A group of U.S. lawmakers is seeking to block a Pentagon program aimed at identifying potential terrorists in the United States by establishing an information database on Americans.

The Defense Advanced Research Project Agency in the Pentagon is to create the huge database that intelligence and law enforcement agencies could use in tracking terrorism suspects.

Critics, including Senator Russ Feingold, a Wisconsin Democrat, say the program would allow the Pentagon to collect and analyze personal information, which could be open to abuse.

"This unchecked system is a dangerous step that I think threatens some of the very freedoms that we are fighting to preserve in our fight against terrorism," he said.

Senator Ron Wyden, an Oregon Democrat, introduced legislation this week that would cut off funding for the project until Congress conducts a review.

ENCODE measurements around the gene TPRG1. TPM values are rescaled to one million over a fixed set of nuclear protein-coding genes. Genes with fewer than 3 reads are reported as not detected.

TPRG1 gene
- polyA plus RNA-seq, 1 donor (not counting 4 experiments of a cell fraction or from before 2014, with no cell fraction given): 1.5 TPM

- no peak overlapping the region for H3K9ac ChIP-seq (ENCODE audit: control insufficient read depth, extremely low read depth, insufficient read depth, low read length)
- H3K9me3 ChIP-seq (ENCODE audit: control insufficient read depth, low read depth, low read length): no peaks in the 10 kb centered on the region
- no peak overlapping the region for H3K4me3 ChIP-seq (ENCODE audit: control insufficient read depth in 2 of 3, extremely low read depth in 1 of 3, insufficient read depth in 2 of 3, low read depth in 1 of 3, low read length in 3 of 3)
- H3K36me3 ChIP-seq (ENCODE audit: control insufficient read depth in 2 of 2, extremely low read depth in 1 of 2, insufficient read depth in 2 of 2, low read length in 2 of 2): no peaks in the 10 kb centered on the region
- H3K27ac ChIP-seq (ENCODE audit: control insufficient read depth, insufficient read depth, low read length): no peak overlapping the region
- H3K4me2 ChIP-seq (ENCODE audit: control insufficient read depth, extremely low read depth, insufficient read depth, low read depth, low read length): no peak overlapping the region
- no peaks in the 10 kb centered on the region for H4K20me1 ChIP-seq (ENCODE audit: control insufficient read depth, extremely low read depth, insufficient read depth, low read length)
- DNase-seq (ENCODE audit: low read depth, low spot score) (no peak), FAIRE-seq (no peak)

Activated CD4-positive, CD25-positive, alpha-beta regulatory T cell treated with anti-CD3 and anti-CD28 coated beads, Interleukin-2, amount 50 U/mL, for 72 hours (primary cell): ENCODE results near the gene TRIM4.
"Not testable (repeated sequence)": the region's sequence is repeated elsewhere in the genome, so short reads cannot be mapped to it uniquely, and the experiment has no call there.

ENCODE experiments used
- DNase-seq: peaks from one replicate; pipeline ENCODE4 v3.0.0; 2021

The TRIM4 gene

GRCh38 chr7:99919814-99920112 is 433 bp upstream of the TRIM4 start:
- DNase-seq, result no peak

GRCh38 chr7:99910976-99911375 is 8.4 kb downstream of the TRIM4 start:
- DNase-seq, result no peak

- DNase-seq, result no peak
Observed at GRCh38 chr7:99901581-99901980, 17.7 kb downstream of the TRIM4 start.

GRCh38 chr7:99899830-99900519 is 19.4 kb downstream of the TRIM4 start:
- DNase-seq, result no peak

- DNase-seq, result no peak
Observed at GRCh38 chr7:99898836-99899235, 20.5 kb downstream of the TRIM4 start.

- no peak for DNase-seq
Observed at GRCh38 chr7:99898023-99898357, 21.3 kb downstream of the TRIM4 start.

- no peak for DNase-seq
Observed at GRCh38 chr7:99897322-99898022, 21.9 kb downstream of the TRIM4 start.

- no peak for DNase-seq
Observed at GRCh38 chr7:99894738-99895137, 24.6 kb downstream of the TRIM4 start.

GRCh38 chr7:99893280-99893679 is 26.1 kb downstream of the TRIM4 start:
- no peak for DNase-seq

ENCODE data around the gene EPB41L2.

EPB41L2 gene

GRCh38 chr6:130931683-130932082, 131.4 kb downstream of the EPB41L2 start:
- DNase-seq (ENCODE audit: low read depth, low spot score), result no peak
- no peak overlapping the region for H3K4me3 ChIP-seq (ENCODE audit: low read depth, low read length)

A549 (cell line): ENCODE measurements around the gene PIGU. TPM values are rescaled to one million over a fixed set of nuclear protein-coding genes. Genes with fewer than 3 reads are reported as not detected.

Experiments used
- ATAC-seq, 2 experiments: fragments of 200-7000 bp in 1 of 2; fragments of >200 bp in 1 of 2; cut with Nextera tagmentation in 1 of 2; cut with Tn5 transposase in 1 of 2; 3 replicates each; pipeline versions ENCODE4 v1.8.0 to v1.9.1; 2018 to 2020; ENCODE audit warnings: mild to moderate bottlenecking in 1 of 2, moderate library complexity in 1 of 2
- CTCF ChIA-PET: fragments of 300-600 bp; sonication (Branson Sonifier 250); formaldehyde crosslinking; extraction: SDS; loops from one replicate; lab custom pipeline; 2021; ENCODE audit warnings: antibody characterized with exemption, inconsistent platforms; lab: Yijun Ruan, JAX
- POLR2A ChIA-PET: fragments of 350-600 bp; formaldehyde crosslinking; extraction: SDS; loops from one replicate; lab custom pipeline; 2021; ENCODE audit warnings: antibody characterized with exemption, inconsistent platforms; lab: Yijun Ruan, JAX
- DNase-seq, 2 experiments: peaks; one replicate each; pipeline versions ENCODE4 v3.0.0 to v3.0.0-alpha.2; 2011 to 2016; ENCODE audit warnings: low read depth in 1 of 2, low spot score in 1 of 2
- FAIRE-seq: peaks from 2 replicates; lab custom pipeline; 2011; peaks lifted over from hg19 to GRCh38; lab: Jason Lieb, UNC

"Our country must fight terrorists," he said. "But America should not unleash virtual bloodhounds to sniff into the financial, educational, travel and medical records of millions of Americans."

Some Republicans, including Senator Chuck Grassley of Iowa, have also expressed concern about the program, as have civil liberties groups.

"Privacy is about security," said Katie Corrigan, who is with the American Civil Liberties Union. "It is about the security of our family's most personal information medical records, financial information, sensitive files that used to be kept in our desk drawers at home are now out in public data bases. Total Information Awareness would exploit that fact, turning the power of the information age onto innocent people inside the United States."

Pentagon officials defend the program, saying it would help determine the feasibility of searching vast amounts of data to determine links and patterns suggestive of terrorist activities.